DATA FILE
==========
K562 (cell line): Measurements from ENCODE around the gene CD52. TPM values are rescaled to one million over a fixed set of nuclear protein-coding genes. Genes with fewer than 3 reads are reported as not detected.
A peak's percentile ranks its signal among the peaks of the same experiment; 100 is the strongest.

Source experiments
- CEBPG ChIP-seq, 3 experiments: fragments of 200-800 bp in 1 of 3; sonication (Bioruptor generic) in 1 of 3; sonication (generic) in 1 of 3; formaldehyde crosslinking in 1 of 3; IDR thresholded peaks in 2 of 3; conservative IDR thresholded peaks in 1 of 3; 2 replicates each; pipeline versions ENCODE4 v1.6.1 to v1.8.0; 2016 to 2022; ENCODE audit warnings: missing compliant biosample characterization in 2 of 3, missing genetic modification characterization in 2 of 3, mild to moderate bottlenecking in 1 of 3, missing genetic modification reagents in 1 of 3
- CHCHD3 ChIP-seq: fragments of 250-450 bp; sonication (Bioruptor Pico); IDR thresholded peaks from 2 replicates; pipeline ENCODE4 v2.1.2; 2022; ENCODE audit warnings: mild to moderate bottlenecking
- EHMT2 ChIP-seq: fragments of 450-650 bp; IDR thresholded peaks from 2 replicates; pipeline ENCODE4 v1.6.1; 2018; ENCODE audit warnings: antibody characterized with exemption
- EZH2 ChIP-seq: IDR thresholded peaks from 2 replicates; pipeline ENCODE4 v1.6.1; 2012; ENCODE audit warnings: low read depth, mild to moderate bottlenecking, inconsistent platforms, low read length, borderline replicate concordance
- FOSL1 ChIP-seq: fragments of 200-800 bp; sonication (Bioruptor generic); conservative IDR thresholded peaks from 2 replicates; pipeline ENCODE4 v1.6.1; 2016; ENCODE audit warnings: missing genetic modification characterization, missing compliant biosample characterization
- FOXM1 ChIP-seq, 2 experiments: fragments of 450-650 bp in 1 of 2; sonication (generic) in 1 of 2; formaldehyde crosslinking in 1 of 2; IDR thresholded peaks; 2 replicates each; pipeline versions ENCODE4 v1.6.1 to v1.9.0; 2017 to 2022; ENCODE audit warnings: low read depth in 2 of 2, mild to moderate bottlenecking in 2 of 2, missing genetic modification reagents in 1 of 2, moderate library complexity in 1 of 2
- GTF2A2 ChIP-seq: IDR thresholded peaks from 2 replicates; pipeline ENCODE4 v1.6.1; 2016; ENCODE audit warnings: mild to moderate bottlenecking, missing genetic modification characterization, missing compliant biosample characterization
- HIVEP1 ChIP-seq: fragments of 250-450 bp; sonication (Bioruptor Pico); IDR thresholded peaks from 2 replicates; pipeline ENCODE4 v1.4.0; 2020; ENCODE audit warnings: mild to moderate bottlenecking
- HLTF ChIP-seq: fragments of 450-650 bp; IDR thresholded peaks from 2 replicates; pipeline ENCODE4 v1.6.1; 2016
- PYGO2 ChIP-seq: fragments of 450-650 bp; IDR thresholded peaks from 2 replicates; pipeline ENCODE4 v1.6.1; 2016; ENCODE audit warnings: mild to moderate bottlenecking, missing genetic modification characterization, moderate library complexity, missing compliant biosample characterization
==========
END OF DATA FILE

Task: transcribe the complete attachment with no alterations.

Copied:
K562 (cell line): Measurements from ENCODE around the gene CD52. TPM values are rescaled to one million over a fixed set of nuclear protein-coding genes. Genes with fewer than 3 reads are reported as not detected.
A peak's percentile ranks its signal among the peaks of the same experiment; 100 is the strongest.

Source experiments
- CEBPG ChIP-seq, 3 experiments: fragments of 200-800 bp in 1 of 3; sonication (Bioruptor generic) in 1 of 3; sonication (generic) in 1 of 3; formaldehyde crosslinking in 1 of 3; IDR thresholded peaks in 2 of 3; conservative IDR thresholded peaks in 1 of 3; 2 replicates each; pipeline versions ENCODE4 v1.6.1 to v1.8.0; 2016 to 2022; ENCODE audit warnings: missing compliant biosample characterization in 2 of 3, missing genetic modification characterization in 2 of 3, mild to moderate bottlenecking in 1 of 3, missing genetic modification reagents in 1 of 3
- CHCHD3 ChIP-seq: fragments of 250-450 bp; sonication (Bioruptor Pico); IDR thresholded peaks from 2 replicates; pipeline ENCODE4 v2.1.2; 2022; ENCODE audit warnings: mild to moderate bottlenecking
- EHMT2 ChIP-seq: fragments of 450-650 bp; IDR thresholded peaks from 2 replicates; pipeline ENCODE4 v1.6.1; 2018; ENCODE audit warnings: antibody characterized with exemption
- EZH2 ChIP-seq: IDR thresholded peaks from 2 replicates; pipeline ENCODE4 v1.6.1; 2012; ENCODE audit warnings: low read depth, mild to moderate bottlenecking, inconsistent platforms, low read length, borderline replicate concordance
- FOSL1 ChIP-seq: fragments of 200-800 bp; sonication (Bioruptor generic); conservative IDR thresholded peaks from 2 replicates; pipeline ENCODE4 v1.6.1; 2016; ENCODE audit warnings: missing genetic modification characterization, missing compliant biosample characterization
- FOXM1 ChIP-seq, 2 experiments: fragments of 450-650 bp in 1 of 2; sonication (generic) in 1 of 2; formaldehyde crosslinking in 1 of 2; IDR thresholded peaks; 2 replicates each; pipeline versions ENCODE4 v1.6.1 to v1.9.0; 2017 to 2022; ENCODE audit warnings: low read depth in 2 of 2, mild to moderate bottlenecking in 2 of 2, missing genetic modification reagents in 1 of 2, moderate library complexity in 1 of 2
- GTF2A2 ChIP-seq: IDR thresholded peaks from 2 replicates; pipeline ENCODE4 v1.6.1; 2016; ENCODE audit warnings: mild to moderate bottlenecking, missing genetic modification characterization, missing compliant biosample characterization
- HIVEP1 ChIP-seq: fragments of 250-450 bp; sonication (Bioruptor Pico); IDR thresholded peaks from 2 replicates; pipeline ENCODE4 v1.4.0; 2020; ENCODE audit warnings: mild to moderate bottlenecking
- HLTF ChIP-seq: fragments of 450-650 bp; IDR thresholded peaks from 2 replicates; pipeline ENCODE4 v1.6.1; 2016
- PYGO2 ChIP-seq: fragments of 450-650 bp; IDR thresholded peaks from 2 replicates; pipeline ENCODE4 v1.6.1; 2016; ENCODE audit warnings: mild to moderate bottlenecking, missing genetic modification characterization, moderate library complexity, missing compliant biosample characterization